Since all EU Member States are also parties to the Convention, they must always comply with the ECHR, even when implementing EU law. Thus, the ECtHR has been willing to review acts of EU Member States, despite the latter being directed by EU law[15]. This is logical since absolving Contracting Parties of their ECHR responsibilities by virtue of their transfer of competences to the EU would have been improper. However, on further examination, the ECtHR seems to nevertheless dismiss those cases on other grounds such as lack of victim status or non-applicability of the substantive rights claimed[16]. More importantly, the ECtHR’s inclination to maintain inter-court comity is seen through its abstinence from rendering judgements which may impede on the CJEU’s exclusive jurisdiction over EU law, in an attempt to avoid jurisdictional conflict. This approach was first seen in the landmark case of Bosphorus v Ireland[17]. In Bosphorus, the ECtHR held that when a Contracting State was acting in pursuit of an obligation deriving from its membership to an international organisation, its action was justified provided that the organisation protected human rights in a way “at least equivalent to” the protection afforded by the Convention[18]. If such an equivalent protection was afforded, then the state would be presumed to have complied with the ECHR as long as it had had no discretion in implementing the law. This became known as the ‘Bosphorus presumption’; rebuttable on a case-by-case basis only if the Court deems the protection to be “manifestly deficient”[19]. The Strasbourg Court held that the EU did provide the ‘equivalent’ protection necessary[20] and that there was no ‘manifest deficiency’[21].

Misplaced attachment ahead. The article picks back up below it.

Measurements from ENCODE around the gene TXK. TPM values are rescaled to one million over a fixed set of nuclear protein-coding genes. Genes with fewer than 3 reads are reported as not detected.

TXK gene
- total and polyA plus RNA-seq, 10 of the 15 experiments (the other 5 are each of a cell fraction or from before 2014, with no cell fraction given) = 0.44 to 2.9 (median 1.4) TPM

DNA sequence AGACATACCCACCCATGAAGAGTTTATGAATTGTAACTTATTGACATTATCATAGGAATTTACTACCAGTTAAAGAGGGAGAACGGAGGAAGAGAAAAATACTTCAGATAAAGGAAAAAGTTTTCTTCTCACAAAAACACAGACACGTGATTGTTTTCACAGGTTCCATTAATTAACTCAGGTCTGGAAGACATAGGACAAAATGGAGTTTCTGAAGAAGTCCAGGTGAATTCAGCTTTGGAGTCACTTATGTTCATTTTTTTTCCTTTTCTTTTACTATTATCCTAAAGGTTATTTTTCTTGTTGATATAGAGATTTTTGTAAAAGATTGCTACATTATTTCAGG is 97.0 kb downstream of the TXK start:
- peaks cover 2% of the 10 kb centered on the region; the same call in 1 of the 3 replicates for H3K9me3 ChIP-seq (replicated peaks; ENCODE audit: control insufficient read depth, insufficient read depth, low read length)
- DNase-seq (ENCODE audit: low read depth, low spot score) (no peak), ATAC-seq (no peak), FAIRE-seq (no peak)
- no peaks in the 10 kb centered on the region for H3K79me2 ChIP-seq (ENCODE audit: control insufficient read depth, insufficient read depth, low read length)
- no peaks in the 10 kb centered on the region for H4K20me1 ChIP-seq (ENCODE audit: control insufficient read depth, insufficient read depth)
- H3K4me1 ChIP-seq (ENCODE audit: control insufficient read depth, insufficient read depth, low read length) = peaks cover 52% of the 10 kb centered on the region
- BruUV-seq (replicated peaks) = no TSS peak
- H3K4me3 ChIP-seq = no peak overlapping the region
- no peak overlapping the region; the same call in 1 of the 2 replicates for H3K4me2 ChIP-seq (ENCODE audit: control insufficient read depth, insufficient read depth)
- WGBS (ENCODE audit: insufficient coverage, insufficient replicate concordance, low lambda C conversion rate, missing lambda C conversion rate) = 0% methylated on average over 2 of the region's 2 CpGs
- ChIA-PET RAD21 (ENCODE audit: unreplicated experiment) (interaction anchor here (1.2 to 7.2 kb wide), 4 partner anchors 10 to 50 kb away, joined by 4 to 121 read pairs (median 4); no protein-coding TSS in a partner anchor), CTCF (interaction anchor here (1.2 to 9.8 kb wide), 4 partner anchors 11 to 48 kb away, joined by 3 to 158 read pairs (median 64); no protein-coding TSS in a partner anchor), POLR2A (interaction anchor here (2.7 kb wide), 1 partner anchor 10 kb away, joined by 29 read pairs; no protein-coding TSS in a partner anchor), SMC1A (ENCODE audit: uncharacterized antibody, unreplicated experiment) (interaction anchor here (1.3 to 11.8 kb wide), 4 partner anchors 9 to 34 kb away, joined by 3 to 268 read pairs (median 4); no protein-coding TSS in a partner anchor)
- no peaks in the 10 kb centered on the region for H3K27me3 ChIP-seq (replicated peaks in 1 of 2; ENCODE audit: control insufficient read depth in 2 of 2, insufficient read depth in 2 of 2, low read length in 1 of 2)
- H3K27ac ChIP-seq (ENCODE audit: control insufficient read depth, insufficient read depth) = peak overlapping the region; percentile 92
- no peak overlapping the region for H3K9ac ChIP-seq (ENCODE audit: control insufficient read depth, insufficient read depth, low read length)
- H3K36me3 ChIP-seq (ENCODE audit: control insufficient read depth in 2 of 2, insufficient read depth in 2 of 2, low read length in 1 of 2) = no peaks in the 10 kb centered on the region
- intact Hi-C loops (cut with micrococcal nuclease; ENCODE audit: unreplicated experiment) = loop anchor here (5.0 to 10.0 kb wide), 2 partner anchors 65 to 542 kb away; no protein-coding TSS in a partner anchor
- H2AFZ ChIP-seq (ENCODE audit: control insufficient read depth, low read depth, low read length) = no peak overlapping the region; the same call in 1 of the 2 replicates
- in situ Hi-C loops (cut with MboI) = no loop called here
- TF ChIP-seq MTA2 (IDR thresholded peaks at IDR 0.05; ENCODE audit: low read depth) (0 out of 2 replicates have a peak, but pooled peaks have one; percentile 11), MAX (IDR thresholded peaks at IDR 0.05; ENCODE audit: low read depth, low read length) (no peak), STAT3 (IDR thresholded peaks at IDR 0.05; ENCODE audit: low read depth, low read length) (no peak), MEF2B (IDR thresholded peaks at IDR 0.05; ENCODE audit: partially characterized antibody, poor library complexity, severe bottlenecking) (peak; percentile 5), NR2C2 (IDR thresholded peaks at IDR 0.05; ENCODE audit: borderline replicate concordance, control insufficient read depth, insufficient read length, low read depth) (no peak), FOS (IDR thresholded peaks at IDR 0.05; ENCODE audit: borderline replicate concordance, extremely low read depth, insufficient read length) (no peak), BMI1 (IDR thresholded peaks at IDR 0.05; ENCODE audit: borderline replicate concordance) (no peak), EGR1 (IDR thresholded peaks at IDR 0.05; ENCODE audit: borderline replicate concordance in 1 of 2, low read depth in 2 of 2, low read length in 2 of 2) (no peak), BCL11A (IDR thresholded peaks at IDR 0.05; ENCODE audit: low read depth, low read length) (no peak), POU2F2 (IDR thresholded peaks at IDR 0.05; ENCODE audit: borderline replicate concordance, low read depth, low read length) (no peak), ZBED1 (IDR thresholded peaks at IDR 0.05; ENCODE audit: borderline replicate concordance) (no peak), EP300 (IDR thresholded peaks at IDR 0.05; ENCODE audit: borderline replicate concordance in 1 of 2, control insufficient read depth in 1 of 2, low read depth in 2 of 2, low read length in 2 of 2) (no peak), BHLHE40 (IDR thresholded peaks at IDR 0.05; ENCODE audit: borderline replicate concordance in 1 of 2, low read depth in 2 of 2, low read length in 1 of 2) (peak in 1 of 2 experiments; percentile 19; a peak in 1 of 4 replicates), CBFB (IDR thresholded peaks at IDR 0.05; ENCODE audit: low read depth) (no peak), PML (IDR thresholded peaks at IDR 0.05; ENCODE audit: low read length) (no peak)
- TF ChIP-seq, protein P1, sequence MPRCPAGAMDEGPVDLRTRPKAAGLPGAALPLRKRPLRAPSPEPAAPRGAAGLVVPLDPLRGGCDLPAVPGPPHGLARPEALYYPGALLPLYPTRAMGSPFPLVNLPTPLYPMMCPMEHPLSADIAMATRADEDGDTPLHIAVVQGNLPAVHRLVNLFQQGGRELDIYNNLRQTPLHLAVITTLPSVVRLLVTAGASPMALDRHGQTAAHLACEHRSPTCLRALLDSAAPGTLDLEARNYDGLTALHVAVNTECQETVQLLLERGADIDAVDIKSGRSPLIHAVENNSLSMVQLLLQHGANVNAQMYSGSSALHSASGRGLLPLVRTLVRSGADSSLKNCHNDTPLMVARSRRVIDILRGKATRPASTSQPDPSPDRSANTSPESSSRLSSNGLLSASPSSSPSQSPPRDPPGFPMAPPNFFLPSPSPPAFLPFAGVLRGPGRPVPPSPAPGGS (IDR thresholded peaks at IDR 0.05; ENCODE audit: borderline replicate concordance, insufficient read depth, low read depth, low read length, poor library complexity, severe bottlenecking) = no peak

The ‘Bosphorus presumption’[22] represents the most important contribution of the ECtHR towards the maintenance of legal certainty and harmony with Luxembourg jurisprudence by taking a default position that the EU’s protection of human rights is ‘equivalent’ to that of the ECHR. Accordingly, the ECtHR would abstain from ruling in cases where Member States did no more than apply their legal obligations. The ‘equivalent protection’ test suggests that attention is paid to the effectiveness of the judicial procedures within the EU, rather than the substance of the potential violation. Bearing in mind the CJEU’s commitment to the ECtHR’s jurisprudence, it is unsurprising that no ‘manifest deficiency’ has yet been found.

                                                          

Evaluation of the Arrangement